The Marthas


The Marthas are household servants, given the generic name ‘Martha' after Martha the sister of Mary of Bethany, the friends of Jesus (see Luke 10:38-42). Martha is the practical, domesticated one, whereas Mary sits at Jesus' feet to listen to his teachings. So in Gilead the Marthas are those women who have been given the task of serving as cooks and cleaners for the Commanders. The two we meet in Commander Fred's house are Cora and Rita.


Neither Martha is particularly welcoming to Offred, but Rita is noticeably more suspicious and hostile than Cora. However, even she has her moments of responsiveness. When Offred finds her cutting radishes into shapes - ‘little Aztec hearts' (chapter 32) - she offers Offred an ice cube. Offred is surprised at this, but makes in return the gesture of praising Rita's decorative cutting techniques (though the metaphor of Aztec hearts suggests human sacrifice and blood-letting).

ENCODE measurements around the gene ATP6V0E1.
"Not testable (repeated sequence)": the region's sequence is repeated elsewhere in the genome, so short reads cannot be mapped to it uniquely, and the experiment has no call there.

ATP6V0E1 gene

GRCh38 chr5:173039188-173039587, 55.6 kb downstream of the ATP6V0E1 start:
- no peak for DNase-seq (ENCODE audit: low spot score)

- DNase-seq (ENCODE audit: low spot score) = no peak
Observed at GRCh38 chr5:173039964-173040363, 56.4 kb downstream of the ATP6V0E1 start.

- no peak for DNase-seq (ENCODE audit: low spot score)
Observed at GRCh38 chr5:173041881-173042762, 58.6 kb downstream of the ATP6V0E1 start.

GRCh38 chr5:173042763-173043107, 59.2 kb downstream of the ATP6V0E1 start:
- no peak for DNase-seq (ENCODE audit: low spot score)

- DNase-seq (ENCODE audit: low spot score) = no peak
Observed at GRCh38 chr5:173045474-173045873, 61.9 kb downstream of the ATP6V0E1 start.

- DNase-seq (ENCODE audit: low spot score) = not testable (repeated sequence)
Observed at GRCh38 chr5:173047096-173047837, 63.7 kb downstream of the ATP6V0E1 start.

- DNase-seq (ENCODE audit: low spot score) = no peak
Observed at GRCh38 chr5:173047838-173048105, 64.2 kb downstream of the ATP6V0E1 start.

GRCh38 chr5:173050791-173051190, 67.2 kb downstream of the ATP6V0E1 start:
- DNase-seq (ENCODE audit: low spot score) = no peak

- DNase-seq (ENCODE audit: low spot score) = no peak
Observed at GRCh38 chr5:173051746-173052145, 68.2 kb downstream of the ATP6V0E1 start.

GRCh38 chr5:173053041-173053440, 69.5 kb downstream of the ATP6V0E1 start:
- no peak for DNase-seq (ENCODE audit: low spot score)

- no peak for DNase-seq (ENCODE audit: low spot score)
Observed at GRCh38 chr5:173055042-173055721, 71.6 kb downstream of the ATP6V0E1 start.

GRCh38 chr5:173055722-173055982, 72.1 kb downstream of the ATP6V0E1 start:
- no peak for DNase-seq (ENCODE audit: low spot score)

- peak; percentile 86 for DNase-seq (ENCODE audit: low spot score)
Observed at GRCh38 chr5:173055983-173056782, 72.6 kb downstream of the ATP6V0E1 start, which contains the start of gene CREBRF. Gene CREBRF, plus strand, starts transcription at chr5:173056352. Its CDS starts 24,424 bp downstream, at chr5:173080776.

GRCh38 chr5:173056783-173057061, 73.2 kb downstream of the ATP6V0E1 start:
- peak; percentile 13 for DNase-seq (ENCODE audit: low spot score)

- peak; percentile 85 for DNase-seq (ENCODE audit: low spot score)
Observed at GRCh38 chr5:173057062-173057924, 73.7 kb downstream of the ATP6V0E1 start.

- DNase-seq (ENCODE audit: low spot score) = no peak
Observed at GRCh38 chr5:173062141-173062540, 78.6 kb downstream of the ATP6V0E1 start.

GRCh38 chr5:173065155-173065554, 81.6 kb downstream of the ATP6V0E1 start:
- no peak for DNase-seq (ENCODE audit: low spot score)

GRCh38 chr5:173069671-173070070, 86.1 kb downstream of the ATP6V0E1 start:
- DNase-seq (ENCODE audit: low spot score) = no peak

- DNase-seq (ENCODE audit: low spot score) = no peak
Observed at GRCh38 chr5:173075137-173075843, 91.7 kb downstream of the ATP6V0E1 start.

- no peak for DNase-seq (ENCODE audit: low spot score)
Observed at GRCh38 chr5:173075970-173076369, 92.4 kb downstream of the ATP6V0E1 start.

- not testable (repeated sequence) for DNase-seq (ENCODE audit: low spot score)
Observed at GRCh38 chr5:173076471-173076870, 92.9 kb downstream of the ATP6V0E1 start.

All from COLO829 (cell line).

It is the warmer Cora who finds Offred asleep on the floor (chapter 25) and thinks at first that she has killed herself, but then agrees to pretend that Offred has eaten all her breakfast: ‘I'll say I dropped the tray on the way out.' Offred comments, ‘It pleased me that she was willing to lie for me, even in such a small thing.'

Cora has a motive for colluding with Offred: she wants there to be a baby in the house for her to look after. When Janine (Ofwarren) has a baby, Cora is pleased. ‘ “Maybe we have one, soon,” she says, shyly.' Offred realises that:

‘Rita may disapprove of me, but Cora does not. Instead she depends on me.... Her hope is of the simplest kind. She wants a Birth day... she wants a little child to spoil.'

However, at the end of the novel (chapter 46), Cora ‘has begun to cry' when Offred is apparently arrested. It is not, as Offred realises, out of sympathy for the Handmaid, but from pity for herself: ‘Now she will always be childless.'

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